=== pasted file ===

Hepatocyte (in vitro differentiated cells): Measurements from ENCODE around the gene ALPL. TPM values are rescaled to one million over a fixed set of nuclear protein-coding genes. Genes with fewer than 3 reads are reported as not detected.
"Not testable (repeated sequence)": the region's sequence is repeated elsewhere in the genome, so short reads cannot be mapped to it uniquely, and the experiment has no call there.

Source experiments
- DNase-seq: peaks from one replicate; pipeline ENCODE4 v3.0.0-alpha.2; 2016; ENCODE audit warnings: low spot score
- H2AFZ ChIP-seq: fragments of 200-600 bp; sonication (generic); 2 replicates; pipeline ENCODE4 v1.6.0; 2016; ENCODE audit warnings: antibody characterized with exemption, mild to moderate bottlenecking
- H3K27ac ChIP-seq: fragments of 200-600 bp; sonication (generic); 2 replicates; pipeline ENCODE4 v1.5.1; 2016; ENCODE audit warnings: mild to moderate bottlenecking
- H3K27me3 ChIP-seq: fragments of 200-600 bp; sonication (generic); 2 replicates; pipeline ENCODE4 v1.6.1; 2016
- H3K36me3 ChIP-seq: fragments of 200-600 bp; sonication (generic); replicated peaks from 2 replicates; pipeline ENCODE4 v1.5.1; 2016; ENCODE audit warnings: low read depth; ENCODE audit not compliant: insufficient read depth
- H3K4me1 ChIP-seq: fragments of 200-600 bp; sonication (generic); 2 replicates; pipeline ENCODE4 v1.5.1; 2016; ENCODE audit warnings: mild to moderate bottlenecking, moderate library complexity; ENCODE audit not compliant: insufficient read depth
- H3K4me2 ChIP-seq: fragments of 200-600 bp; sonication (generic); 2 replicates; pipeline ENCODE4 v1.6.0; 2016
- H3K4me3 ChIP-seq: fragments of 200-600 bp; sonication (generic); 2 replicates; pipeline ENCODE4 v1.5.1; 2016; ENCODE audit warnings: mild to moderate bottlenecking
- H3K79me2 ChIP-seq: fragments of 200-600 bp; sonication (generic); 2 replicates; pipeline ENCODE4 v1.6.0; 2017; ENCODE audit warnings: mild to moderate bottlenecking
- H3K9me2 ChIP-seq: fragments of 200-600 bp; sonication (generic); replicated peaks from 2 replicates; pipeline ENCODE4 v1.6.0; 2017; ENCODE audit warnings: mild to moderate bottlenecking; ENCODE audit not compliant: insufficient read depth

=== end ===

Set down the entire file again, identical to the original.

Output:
Hepatocyte (in vitro differentiated cells): Measurements from ENCODE around the gene ALPL. TPM values are rescaled to one million over a fixed set of nuclear protein-coding genes. Genes with fewer than 3 reads are reported as not detected.
"Not testable (repeated sequence)": the region's sequence is repeated elsewhere in the genome, so short reads cannot be mapped to it uniquely, and the experiment has no call there.

Source experiments
- DNase-seq: peaks from one replicate; pipeline ENCODE4 v3.0.0-alpha.2; 2016; ENCODE audit warnings: low spot score
- H2AFZ ChIP-seq: fragments of 200-600 bp; sonication (generic); 2 replicates; pipeline ENCODE4 v1.6.0; 2016; ENCODE audit warnings: antibody characterized with exemption, mild to moderate bottlenecking
- H3K27ac ChIP-seq: fragments of 200-600 bp; sonication (generic); 2 replicates; pipeline ENCODE4 v1.5.1; 2016; ENCODE audit warnings: mild to moderate bottlenecking
- H3K27me3 ChIP-seq: fragments of 200-600 bp; sonication (generic); 2 replicates; pipeline ENCODE4 v1.6.1; 2016
- H3K36me3 ChIP-seq: fragments of 200-600 bp; sonication (generic); replicated peaks from 2 replicates; pipeline ENCODE4 v1.5.1; 2016; ENCODE audit warnings: low read depth; ENCODE audit not compliant: insufficient read depth
- H3K4me1 ChIP-seq: fragments of 200-600 bp; sonication (generic); 2 replicates; pipeline ENCODE4 v1.5.1; 2016; ENCODE audit warnings: mild to moderate bottlenecking, moderate library complexity; ENCODE audit not compliant: insufficient read depth
- H3K4me2 ChIP-seq: fragments of 200-600 bp; sonication (generic); 2 replicates; pipeline ENCODE4 v1.6.0; 2016
- H3K4me3 ChIP-seq: fragments of 200-600 bp; sonication (generic); 2 replicates; pipeline ENCODE4 v1.5.1; 2016; ENCODE audit warnings: mild to moderate bottlenecking
- H3K79me2 ChIP-seq: fragments of 200-600 bp; sonication (generic); 2 replicates; pipeline ENCODE4 v1.6.0; 2017; ENCODE audit warnings: mild to moderate bottlenecking
- H3K9me2 ChIP-seq: fragments of 200-600 bp; sonication (generic); replicated peaks from 2 replicates; pipeline ENCODE4 v1.6.0; 2017; ENCODE audit warnings: mild to moderate bottlenecking; ENCODE audit not compliant: insufficient read depth